2. What are some of the links between violence and HIV for key populations in the Dominican Republic?

The links between violence and HIV that we see through our work at CEPROSH stem mainly from:

  • Social and family exclusion
  • Lack of knowledge among key populations about their health and human rights
  • Lack of will to seek health services
  • Poor mental health
  • Stigma and discrimination

3. What kind of services does CEPROSH offer to support key populations who have experienced violence?

We work with peer outreach workers and counselors at the clinic, and counsel key populations on their rights in an effort to empower them. We also have agreements with their supervisors at their jobs (for those who are able to work), which permit key populations to leave work in order to make their appointments at the clinic. For those who are not able to visit the clinic, we offer community-based HIV testing. Additionally, we take a comprehensive approach toward offering health services to key populations by offering the following:

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CEPROSH Peer Educators

  • Crises response services
  • Clinical services
  • Psychosocial support
  • Rapid HIV testing
  • Post-exposure prophylaxis
  • STI testing and treatment
  • Emergency contraceptive
  • Mental health services
  • Legal services
  • Support groups

 

 

 

 

 

 

4. What is something you learned during your time working with key populations who have experienced violence?

We learned that it is very difficult for someone to leave the circle of violence that entraps them. We have seen how violence can rob you of your identity, your profession, your family and friends, and your willpower. We also learned that through counselling and violence-response services, you can return a sense of confidence, strength, and self-worth to victims so that they can move forward.

5. What is a lesson that you’d like to share with other organizations that offer services to key populations who have experienced violence?

In order to help key populations who have experienced violence, you need to train organizational staff and health workers on key population service delivery. This includes helping staff to confront and address any negative biases they may have toward key populations, to dismantle any myths or negative stereotypes about key populations, and to deliver correct health information in a stigma-free environment.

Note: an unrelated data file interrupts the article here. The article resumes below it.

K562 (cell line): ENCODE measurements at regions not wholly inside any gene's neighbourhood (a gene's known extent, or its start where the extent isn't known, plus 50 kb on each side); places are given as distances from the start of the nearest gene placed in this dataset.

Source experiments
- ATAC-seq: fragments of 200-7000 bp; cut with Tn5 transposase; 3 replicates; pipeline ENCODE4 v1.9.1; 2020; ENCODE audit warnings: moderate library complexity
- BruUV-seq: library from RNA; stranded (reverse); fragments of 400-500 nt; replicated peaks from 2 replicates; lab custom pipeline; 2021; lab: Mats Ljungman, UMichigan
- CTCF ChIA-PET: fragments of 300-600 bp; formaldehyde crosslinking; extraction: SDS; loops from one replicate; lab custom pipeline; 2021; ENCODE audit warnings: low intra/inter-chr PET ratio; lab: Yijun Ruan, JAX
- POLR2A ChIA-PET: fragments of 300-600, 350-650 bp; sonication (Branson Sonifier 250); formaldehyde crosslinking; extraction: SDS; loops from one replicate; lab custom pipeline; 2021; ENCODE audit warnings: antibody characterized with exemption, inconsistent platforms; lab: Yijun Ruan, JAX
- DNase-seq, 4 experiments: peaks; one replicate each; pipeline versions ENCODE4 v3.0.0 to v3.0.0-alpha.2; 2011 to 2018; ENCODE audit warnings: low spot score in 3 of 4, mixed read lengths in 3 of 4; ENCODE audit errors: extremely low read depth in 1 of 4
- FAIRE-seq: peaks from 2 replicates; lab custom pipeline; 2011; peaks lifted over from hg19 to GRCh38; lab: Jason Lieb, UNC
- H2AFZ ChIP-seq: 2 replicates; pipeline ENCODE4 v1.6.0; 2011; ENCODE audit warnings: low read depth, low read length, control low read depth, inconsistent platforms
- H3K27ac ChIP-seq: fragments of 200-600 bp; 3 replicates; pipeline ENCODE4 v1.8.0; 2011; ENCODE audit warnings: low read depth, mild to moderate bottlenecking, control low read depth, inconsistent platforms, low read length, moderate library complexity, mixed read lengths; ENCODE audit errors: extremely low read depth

6. How does CEPROSH work with other members of the community (police, doctors, religious leaders) to address gender-based violence toward key populations?

We sensitize community stakeholders through informal meetings and workshops with key populations to help them to understand the ways in which systemic violence is a violation of human rights for all people. We explain that often this violence comes from a fear of the unknown, or from people operating with misinformation about key populations. We work to reverse those preconceived notions and prejudices about key populations. We also form alliances among various community services that could work to protect the health and human rights of those most vulnerable.

7. How have the attitudes of CEPROSH staff and the community members mentioned above changed as a result of the LINKAGES project?

There have been many positive changes, but there is still work to do. Many of us recognize that before receiving gender sensitivity training from the LINKAGES project, we treated key populations with disrespect. Some of us growing up were even taught to hate them because they were different. Since the trainings, we have recognized the need to not treat key populations differently, but rather, treat them with the kindness, respect, and dignity they deserve.